| ||The final breakthrough came in 1989, when the defective gene responsible for CF was isolated. This was heralded as 'one of the most significant discoveries in the history of human genetics'. It led directly to improved diagnosis of the disorder and has improved the genetic counselling offered to affected families.
CF is complicated: not all cases of the disease are caused by the same genetic defect. Some 800 different mutations have been identified in the CF gene, each affecting the proper functioning of CFTR.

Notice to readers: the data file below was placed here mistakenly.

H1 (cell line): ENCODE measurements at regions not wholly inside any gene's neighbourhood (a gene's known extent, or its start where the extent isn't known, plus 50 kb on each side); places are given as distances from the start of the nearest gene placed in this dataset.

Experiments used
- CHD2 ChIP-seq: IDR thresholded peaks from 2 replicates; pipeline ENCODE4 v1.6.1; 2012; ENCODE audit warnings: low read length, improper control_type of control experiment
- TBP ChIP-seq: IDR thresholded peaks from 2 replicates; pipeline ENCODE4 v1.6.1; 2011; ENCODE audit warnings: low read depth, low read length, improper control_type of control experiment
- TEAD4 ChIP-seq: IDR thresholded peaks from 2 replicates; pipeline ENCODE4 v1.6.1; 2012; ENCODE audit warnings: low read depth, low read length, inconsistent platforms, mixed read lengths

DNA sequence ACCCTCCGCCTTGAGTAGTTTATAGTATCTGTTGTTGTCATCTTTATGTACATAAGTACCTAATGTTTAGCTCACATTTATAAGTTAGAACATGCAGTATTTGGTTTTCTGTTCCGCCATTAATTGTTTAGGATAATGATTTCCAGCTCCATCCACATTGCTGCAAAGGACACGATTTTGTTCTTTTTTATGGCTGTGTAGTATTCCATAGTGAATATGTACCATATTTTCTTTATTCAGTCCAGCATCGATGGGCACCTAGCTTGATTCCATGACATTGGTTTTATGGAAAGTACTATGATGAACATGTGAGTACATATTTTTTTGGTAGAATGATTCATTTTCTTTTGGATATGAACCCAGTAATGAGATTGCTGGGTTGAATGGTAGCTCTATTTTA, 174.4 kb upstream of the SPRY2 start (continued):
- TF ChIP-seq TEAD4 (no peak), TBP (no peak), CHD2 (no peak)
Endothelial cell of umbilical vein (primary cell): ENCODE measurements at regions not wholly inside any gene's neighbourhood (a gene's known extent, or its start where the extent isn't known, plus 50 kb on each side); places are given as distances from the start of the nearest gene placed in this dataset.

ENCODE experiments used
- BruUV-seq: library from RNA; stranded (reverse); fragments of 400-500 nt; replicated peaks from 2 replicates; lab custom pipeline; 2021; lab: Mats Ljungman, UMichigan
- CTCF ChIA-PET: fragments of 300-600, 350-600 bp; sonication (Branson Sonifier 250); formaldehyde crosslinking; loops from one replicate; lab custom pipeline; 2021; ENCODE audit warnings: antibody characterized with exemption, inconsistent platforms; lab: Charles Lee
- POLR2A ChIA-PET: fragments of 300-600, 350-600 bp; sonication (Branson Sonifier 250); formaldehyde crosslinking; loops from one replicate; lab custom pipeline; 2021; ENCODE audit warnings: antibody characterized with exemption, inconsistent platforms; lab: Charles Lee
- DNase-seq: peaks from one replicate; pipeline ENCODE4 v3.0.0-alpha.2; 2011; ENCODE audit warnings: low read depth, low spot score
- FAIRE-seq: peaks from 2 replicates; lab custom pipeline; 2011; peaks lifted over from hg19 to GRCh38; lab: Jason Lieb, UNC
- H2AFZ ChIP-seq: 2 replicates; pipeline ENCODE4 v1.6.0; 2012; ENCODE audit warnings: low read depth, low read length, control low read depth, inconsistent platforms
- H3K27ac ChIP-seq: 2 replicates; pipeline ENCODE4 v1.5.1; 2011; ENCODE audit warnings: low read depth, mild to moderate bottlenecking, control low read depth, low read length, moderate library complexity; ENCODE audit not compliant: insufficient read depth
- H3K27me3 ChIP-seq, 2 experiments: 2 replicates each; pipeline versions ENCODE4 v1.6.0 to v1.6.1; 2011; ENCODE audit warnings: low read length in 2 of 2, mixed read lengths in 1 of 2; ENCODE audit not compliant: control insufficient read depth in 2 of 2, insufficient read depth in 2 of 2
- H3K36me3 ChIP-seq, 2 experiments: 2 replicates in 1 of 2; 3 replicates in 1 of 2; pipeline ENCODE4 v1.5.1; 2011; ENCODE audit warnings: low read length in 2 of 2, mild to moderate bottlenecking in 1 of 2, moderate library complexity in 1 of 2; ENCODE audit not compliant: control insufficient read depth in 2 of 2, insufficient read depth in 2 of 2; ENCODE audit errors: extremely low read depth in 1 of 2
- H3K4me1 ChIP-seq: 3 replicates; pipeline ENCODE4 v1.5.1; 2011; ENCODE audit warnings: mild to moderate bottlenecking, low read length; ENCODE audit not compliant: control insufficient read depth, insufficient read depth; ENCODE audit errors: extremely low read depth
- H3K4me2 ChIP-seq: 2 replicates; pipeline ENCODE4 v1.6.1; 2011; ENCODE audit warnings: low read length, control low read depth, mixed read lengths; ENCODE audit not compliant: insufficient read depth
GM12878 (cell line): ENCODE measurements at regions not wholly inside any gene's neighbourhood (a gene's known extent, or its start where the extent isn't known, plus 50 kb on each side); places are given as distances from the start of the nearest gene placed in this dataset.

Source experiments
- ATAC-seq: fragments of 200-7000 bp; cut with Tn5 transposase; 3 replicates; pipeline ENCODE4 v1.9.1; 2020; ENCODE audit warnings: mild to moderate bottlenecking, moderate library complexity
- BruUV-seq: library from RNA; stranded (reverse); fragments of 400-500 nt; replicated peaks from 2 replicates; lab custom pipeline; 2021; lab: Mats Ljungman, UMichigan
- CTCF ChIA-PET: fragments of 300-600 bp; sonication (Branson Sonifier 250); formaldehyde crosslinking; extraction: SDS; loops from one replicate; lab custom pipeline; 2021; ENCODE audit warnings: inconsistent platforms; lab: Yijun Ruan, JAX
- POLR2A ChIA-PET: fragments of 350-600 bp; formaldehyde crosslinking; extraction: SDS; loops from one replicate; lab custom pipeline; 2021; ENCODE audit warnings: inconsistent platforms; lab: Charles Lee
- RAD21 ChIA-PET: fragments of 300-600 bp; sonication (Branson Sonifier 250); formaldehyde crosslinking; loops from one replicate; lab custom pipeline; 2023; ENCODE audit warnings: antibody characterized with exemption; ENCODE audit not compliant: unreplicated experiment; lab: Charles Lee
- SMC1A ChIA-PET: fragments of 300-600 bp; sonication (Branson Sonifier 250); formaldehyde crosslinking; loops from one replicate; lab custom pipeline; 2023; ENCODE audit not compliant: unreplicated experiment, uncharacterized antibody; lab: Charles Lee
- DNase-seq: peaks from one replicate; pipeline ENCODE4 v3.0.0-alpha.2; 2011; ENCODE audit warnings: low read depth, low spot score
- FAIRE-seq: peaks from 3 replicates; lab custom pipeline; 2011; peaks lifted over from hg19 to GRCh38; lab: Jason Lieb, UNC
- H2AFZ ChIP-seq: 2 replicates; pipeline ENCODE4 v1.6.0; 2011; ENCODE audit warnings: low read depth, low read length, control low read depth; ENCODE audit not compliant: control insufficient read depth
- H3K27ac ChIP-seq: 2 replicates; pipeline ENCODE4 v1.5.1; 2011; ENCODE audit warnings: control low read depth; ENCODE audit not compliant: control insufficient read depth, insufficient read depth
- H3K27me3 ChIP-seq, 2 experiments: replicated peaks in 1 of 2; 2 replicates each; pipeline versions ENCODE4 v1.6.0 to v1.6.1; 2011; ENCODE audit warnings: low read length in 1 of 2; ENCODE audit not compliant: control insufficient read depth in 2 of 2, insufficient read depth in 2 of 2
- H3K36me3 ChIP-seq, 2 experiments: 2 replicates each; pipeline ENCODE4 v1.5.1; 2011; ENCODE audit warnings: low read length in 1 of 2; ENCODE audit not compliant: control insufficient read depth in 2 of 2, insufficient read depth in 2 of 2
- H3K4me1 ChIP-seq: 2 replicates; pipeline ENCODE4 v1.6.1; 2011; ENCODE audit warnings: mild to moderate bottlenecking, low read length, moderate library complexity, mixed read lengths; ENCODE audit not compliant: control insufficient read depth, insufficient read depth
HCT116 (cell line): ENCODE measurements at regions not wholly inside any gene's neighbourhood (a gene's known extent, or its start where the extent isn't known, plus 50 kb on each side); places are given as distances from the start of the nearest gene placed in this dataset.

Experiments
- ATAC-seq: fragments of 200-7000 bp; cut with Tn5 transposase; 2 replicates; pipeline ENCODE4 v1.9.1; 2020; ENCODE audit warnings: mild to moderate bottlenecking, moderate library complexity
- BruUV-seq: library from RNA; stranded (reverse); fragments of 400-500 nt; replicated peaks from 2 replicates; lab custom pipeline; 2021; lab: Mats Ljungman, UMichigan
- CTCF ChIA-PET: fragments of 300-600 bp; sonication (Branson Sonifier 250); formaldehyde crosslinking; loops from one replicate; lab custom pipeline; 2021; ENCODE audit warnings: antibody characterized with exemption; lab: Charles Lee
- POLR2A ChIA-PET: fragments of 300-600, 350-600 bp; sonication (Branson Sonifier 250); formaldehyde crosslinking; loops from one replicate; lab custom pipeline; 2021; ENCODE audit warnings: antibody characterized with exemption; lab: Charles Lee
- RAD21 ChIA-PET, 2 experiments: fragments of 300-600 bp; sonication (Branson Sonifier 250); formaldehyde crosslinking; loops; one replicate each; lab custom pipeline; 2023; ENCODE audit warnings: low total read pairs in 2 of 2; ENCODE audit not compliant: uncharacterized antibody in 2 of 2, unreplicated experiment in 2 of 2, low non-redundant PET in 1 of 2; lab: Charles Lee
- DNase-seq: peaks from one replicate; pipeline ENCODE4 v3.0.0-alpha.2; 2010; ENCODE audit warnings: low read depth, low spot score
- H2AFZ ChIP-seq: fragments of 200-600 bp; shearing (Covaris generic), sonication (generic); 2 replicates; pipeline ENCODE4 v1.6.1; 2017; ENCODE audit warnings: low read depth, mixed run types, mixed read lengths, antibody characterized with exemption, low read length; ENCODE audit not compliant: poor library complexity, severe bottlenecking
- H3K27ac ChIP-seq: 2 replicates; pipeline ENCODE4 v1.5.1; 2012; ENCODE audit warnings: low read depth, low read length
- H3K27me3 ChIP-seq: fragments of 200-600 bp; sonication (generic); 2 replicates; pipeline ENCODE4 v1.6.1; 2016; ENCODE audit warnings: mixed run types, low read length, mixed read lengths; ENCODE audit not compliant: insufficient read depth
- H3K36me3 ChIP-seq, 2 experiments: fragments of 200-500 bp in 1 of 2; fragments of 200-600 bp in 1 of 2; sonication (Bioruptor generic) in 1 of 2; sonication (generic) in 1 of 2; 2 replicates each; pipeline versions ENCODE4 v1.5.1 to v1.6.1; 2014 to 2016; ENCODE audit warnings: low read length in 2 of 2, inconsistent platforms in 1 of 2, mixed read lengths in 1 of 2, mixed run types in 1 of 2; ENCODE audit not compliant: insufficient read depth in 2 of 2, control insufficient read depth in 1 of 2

The mutations have various effects. In some instances, no CFTR at all is synthesised; in others, it fails the cell's quality control mechanism and becomes stuck in the endoplasmic reticulum, never reaching the membrane. In yet other cases, the protein may be present in the cell membrane, but may not function correctly.